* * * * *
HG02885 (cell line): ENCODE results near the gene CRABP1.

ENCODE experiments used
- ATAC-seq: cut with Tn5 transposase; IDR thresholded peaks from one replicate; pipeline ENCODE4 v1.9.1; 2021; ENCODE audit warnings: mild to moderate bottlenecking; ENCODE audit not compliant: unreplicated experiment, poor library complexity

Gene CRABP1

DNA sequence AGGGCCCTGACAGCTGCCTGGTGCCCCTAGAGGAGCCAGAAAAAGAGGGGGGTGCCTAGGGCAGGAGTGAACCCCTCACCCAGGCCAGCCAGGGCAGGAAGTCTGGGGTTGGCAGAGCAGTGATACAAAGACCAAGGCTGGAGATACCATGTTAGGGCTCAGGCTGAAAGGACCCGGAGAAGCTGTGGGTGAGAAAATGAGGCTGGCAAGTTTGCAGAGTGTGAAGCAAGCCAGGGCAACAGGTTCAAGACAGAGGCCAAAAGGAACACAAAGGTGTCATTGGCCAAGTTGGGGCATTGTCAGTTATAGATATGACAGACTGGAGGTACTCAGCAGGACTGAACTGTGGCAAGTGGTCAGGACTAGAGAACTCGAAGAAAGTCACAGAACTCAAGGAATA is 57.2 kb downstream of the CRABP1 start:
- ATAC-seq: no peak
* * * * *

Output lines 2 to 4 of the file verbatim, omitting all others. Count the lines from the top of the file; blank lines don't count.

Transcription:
ENCODE experiments used
- ATAC-seq: cut with Tn5 transposase; IDR thresholded peaks from one replicate; pipeline ENCODE4 v1.9.1; 2021; ENCODE audit warnings: mild to moderate bottlenecking; ENCODE audit not compliant: unreplicated experiment, poor library complexity

Gene CRABP1